Custom Styling

With the default template, you can add styling in the following ways:

  1. Overriding CSS in a custom.css.twig file
  2. Replacing all styles for specific objects and components

We keep BC breaking changes in our templates to a minimum, but we are unable to provide BC guarantees on the HTML structure and CSS classes in our templates. We are continuously improving these and to cover them with this guarantee would either increase the number of major updates we do, or limit our ability to improve in this area.

Because of the above, if you are using extensive styling changes, we recommend copying the whole default template into your .phpdoc/template folder to prevent breaking changes from occurring. For regular changes, using override as described in the following sections works splendidly.

Where's webpack you may wonder? Or Post-CSS, or any other tool that helps structure CSS.

In short, we don't use those. We use Twig templates to provide variables and stitch asset files together.

This is not because we think this solution is better than webpack or any of the other frontend pipeline tooling, but because we cannot assume that developers who run phpDocumentor have node installed on their system. Also, this tooling can be picky about the version of node that is used, complicating the matter even further.

CSS Conventions

Before we dive into the how, let's first discuss conventions. We use BEM as a naming convention for most of the CSS elements, and we distinguish between these types of elements:

  • Components - (groups of) elements with a specific goal, such as a card.
  • Objects - elements that can occur across whole, such as headings, forms, links, etc.

In addition, all CSS classes or phpDocumentor specific attributes start with the phpdocumentor prefix, or have .phpdocumentor as top level parent in the selector.

The above is intended to help with mixing CSS files from different sources; if you use Tailwind or Bootstrap in your projects and want to re-use these, or your own styling, in our templates, we help with that in this way.

Adding your own overrides

Adding your own styling is a matter of injecting your own custom.css.twig template with the CSS changes that you want.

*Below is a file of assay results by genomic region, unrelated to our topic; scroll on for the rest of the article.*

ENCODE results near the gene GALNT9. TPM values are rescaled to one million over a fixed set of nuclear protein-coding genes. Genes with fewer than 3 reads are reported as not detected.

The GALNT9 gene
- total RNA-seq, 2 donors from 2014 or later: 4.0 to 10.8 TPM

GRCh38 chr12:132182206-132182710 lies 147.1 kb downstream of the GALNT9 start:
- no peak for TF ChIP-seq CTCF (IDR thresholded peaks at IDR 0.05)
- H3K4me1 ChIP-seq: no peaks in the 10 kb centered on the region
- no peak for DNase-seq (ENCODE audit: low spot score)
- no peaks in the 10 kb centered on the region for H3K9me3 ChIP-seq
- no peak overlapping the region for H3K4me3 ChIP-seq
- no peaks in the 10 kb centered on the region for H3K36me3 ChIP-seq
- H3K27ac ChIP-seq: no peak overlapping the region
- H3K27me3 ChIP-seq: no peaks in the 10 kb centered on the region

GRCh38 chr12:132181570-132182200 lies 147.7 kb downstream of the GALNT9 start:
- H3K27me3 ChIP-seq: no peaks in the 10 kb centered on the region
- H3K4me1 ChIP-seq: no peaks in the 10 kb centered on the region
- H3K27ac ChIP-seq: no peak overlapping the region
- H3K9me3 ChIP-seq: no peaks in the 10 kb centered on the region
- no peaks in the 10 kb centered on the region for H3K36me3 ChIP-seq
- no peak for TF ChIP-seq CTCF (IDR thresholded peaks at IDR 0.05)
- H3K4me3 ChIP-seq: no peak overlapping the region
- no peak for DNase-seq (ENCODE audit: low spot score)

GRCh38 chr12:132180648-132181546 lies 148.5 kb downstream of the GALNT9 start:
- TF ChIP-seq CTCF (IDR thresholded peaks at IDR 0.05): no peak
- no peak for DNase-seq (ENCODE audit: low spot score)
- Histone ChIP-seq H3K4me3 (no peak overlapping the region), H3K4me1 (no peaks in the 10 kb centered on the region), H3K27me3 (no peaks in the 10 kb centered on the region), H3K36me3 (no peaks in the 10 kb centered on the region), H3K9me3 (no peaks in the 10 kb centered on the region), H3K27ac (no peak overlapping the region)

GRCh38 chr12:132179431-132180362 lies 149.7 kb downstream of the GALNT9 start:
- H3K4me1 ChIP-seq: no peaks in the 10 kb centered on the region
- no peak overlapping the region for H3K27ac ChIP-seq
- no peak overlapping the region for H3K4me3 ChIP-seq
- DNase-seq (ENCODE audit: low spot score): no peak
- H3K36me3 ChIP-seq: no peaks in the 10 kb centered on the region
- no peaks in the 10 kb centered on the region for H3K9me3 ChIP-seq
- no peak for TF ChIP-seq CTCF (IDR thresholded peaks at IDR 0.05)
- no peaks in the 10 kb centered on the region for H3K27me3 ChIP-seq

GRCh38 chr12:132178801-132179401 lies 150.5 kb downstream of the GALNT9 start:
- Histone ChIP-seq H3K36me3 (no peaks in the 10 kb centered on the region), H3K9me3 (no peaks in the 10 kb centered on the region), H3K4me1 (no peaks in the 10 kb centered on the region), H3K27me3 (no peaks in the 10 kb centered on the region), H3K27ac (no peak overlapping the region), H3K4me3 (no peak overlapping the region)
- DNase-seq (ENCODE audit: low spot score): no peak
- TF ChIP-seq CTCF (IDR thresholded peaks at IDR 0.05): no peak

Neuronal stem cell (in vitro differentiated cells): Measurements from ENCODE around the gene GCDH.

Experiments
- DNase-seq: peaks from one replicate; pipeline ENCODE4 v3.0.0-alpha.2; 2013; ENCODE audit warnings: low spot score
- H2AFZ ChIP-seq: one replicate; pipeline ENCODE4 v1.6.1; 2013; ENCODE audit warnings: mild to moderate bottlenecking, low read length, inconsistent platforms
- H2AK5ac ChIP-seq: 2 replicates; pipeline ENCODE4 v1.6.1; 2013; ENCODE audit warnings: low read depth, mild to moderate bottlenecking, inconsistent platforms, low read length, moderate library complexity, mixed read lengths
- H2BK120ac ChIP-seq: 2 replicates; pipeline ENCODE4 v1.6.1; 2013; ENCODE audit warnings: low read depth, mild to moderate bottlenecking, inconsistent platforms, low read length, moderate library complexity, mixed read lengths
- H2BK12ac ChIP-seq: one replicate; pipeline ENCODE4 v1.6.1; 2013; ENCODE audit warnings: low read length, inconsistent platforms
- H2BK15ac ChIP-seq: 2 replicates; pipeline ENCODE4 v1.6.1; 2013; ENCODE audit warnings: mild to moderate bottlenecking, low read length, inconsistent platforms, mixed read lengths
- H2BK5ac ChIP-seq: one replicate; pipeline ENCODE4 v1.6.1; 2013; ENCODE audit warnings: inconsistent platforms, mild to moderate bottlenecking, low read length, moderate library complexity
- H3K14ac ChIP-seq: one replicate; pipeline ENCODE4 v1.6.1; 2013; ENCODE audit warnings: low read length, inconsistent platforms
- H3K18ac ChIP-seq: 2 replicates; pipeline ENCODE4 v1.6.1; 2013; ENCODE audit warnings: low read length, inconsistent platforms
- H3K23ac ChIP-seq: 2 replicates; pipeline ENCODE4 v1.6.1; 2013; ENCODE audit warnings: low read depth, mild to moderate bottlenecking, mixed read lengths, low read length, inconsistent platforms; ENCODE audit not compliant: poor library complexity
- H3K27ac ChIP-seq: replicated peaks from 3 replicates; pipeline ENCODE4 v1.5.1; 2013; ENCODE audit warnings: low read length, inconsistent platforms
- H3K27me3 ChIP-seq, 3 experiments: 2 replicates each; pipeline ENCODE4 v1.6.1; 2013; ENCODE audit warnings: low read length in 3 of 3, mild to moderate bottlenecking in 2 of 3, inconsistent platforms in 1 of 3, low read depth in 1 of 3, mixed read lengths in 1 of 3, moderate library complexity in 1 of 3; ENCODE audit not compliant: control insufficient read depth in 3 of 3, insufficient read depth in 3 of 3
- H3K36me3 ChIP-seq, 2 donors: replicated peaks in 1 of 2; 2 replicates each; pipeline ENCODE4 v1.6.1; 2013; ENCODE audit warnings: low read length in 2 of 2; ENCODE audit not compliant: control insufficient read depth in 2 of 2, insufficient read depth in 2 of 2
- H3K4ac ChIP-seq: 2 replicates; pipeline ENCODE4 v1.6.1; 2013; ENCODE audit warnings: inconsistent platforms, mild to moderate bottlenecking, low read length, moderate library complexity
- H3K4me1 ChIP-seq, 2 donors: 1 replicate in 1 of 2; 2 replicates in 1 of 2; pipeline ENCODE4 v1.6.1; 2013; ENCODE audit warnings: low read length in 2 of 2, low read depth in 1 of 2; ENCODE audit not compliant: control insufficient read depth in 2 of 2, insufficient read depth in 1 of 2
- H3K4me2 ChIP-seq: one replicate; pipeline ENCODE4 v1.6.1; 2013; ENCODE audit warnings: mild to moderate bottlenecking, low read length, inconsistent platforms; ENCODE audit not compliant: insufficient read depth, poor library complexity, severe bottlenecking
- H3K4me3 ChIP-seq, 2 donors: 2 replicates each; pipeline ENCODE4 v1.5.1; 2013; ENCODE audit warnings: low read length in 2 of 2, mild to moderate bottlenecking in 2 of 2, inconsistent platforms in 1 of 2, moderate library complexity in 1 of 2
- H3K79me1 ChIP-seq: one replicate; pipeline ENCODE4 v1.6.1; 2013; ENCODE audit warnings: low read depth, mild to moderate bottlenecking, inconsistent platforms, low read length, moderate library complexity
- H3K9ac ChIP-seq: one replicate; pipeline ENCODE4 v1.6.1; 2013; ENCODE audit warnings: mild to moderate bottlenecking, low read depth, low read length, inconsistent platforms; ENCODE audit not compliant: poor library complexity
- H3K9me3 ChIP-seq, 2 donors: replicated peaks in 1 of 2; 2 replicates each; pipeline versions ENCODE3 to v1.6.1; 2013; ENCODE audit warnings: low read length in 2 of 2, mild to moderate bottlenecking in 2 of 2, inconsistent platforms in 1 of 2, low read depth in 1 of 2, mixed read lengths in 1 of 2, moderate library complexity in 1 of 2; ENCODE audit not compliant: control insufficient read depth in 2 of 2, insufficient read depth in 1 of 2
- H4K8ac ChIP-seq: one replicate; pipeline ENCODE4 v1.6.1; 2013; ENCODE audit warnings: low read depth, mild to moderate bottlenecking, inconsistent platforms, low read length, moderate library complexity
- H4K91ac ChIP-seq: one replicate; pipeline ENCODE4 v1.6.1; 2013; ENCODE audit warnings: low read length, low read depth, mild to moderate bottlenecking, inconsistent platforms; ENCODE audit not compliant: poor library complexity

If you save this file in the folder .phpdoc/template/css/base.html.twig then phpDocumentor will automatically pick up on that and add your custom css after running it again.

This file is added at the very end of all other CSS files in phpDocumentor, meaning you can override any CSS selector that we provide, or add your own. To see which things you can override, you can view the default template its source code and look for any file ending in .css.twig . In phpDocumentor, we aim to use a component based architecture using separate twig files for objects and components; so be sure to check out these folders.

Replacing whole objects or components

Sometimes, you need the HTML to be different for a bit of styling to work the way you want. Even that is covered by phpDocumentor.

If you check the objects and components folder in the default template, you can see that we split both the HTML and the CSS in individual templates. To replace a whole component, you can copy the [component].html.twig and the [component].css.twig to your local .phpdoc/template folder -with the same path as the object you are copying- and completely rewrite just that component.

Because phpDocumentor uses a Twig trick to "layer" template locations on top of each other, you can replace an original template file with another by using the exact same file path in your .phpdoc/template folder as is used in the default template its folder structure.

As an example: if you look at our own template overrides, you will find that we override the components/header-title.html.twig file to render our logo in the top left corner of this very documentation page.

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